July 18, 2017 Last Updated 10:25 am

Republican alternative to ACA fails in Senate; Next challenge — raising the debt ceiling

Morning Brief: Newspapers in North Carolina won a battle when the state’s governor vetoed a bill that would have allowed allowed local governments in one county to publish their notices online rather than in local newspapers

The Republican effort to replace the Affordable Care Act collapsed Monday evening when two additional Republican senators, Jerry Moran of Kansas, and Mike Lee of Utah, jointly announced their opposition to its replacement. Their reasons were contradictory, a result of the conflicting goals of the new legislation: both expressed a desire to repeal the ACA completely, while also not wanting to take health care away from those who the ACA benefited.

How the those opposed to the new legislation, but who also want to repeal the ACA, can achieve these two goals is a mystery.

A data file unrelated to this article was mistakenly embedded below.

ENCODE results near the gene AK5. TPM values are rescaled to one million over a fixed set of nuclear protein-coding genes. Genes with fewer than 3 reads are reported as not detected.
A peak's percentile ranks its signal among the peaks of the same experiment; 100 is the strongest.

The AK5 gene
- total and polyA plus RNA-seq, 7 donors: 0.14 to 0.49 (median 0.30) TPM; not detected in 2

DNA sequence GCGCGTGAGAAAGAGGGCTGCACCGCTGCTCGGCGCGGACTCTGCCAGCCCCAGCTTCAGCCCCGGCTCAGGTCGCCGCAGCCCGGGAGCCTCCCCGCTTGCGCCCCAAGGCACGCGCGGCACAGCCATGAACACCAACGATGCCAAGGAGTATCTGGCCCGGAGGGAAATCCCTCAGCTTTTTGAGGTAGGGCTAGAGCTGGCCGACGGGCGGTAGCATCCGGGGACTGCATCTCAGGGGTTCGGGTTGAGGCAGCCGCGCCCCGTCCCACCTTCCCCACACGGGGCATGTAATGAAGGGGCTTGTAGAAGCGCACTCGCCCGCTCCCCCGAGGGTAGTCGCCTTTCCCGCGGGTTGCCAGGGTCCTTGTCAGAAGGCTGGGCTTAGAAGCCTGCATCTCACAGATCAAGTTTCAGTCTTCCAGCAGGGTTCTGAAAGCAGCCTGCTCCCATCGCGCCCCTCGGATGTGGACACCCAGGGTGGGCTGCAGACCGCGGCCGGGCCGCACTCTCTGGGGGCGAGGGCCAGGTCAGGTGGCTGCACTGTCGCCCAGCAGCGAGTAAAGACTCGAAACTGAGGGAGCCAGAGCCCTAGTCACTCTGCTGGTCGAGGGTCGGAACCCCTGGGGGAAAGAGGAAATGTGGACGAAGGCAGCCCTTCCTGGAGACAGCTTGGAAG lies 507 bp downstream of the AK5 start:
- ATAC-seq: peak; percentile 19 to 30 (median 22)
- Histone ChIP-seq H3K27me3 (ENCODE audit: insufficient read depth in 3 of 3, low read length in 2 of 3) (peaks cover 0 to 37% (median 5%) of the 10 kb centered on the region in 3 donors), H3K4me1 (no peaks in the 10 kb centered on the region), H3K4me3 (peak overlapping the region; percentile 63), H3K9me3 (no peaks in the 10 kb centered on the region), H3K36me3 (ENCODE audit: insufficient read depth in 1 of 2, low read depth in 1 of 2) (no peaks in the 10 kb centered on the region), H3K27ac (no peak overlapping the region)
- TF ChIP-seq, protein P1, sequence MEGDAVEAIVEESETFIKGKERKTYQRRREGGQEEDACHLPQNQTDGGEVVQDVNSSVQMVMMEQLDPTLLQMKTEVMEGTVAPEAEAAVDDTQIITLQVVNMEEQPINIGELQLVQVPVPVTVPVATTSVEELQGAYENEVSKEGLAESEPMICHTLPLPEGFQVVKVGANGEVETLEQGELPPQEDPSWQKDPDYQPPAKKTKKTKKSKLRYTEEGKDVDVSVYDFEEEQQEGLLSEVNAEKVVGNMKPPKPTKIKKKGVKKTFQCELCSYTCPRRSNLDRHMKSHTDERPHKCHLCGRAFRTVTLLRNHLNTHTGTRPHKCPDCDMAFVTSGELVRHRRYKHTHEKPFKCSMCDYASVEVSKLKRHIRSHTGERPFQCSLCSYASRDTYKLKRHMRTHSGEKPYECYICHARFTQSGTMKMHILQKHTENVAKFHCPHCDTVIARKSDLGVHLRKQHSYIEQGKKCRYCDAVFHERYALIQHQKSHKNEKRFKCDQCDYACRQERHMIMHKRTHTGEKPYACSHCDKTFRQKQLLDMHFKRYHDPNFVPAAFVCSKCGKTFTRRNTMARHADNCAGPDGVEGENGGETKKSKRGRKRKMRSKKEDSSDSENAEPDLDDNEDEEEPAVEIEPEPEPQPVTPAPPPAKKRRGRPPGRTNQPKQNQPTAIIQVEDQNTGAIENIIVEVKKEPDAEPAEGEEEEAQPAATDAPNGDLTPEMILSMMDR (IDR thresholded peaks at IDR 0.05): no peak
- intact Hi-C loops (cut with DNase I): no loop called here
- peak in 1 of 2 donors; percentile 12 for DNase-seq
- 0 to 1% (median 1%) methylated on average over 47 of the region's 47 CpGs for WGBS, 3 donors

But not passing this one bill is the least of the government’s concerns. With Congress wasting time on legislation that will to nowhere, the real business of the Congress, to pass a budget and manage the nation’s debt has slipped under the radar. Coming up in September is a deadline to raise the debt ceiling, an always contentious act that will be even more contentious now that one party controls both houses of Congress and the White House.

The New York Times, Thomas Kaplan:

Health Care Overhaul Collapses as Two Republican Senators Defect

By defecting together, Mr. Moran and Mr. Lee ensured that no one senator would be the definitive “no” vote…

…House Republicans in competitive districts who supported their version of the bill will now have to explain themselves — and Democrats are eager to pounce.

“Make no mistake, Paul Ryan can’t turn back time and undo the damaging vote he imposed on his conference,” said Meredith Kelly, a spokeswoman for the Democratic Congressional Campaign Committee. “House Republicans all own a bill that would strip health care from 23 million Americans and raise costs for millions more, and it will haunt them in 2018.”

The Washington Post, Damian Paletta:

Steven Mnuchin, Trump’s treasury secretary, is hurtling toward his first fiasco